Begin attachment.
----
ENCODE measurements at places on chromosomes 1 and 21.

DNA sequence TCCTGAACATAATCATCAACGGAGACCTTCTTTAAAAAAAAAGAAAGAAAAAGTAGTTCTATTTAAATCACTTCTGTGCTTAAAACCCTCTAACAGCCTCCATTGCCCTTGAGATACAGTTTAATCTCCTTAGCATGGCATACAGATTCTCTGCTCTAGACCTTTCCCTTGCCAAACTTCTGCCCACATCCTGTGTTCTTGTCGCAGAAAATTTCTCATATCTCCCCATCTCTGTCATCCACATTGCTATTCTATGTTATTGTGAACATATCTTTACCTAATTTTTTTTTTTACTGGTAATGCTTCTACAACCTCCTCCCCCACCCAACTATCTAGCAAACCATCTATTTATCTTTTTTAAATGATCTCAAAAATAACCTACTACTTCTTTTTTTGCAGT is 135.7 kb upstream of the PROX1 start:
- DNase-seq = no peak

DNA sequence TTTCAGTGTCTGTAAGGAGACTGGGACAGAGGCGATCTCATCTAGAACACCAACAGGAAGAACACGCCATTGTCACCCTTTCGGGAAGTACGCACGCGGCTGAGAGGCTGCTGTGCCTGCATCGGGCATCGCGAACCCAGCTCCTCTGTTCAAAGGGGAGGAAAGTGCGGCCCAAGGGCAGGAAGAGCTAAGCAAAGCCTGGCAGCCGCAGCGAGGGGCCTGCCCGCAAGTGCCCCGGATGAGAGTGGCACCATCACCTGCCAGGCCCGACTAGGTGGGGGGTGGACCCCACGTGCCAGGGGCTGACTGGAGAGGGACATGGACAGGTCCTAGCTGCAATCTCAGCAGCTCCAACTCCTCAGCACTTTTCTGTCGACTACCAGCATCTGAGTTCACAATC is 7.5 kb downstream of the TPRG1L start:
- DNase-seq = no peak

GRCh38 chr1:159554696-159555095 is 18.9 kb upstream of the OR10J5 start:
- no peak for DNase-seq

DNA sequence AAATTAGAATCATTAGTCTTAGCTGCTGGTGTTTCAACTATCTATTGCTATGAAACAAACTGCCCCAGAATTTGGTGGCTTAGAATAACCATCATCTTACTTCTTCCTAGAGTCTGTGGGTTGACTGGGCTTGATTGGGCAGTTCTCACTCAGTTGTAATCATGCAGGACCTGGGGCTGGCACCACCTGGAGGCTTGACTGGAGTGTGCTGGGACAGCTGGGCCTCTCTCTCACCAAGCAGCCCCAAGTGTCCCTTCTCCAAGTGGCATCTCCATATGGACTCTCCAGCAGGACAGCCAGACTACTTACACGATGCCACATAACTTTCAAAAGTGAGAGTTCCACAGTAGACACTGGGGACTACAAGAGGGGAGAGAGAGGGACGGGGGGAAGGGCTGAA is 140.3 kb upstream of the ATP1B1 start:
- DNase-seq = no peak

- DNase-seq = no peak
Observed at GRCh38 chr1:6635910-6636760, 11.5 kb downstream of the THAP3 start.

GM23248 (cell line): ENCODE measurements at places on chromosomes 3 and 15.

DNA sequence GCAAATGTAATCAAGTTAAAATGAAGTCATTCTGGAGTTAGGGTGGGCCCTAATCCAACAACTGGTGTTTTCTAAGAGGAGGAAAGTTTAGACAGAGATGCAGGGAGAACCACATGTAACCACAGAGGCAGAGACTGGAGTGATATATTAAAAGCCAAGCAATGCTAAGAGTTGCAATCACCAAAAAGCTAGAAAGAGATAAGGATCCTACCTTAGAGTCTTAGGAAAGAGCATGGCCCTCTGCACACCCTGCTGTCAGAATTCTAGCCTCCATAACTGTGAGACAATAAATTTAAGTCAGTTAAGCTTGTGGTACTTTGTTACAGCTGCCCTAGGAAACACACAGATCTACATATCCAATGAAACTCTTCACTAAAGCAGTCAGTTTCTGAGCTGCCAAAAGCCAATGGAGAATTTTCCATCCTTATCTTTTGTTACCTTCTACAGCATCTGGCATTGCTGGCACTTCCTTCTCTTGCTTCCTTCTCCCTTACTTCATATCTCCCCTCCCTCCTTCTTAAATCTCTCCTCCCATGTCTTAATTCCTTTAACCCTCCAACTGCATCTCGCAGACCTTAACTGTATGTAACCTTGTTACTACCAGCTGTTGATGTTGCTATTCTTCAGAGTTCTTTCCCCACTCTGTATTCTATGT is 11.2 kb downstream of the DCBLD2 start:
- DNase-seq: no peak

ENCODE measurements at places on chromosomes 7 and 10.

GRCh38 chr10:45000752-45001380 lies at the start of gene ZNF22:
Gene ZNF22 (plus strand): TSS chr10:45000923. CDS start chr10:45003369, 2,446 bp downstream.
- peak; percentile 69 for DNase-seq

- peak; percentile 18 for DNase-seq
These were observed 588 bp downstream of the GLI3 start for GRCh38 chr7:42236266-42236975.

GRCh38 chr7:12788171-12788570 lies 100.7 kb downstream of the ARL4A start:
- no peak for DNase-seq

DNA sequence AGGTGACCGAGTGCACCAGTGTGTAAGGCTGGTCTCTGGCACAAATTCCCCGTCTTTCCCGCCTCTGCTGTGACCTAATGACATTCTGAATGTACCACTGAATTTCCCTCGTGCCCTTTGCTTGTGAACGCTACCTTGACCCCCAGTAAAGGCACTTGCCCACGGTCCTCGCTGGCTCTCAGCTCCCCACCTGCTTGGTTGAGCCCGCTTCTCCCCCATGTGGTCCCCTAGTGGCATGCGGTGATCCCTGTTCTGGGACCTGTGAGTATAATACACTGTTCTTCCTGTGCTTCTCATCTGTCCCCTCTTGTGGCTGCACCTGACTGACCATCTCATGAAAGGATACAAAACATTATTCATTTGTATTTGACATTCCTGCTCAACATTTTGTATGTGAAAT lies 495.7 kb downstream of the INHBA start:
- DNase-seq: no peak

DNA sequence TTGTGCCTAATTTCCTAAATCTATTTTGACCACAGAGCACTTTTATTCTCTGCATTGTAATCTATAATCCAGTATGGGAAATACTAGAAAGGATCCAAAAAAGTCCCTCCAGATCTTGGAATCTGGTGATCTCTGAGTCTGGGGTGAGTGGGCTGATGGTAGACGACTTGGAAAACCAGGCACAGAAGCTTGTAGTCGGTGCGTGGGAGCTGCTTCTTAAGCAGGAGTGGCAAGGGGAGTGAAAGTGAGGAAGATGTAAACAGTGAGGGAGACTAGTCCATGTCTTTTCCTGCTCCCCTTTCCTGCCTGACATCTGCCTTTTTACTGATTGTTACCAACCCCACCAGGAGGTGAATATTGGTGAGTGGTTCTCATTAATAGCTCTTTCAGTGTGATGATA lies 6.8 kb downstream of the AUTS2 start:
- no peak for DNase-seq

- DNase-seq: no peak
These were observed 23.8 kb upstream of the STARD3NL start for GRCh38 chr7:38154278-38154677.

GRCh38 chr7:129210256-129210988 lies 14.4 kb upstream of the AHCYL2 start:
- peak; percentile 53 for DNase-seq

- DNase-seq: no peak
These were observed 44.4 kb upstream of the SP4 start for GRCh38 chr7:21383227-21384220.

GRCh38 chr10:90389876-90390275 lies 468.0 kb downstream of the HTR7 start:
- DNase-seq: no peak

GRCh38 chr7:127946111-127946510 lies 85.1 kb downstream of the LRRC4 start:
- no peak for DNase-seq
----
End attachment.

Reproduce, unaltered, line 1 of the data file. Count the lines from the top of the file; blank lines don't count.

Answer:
ENCODE measurements at places on chromosomes 1 and 21.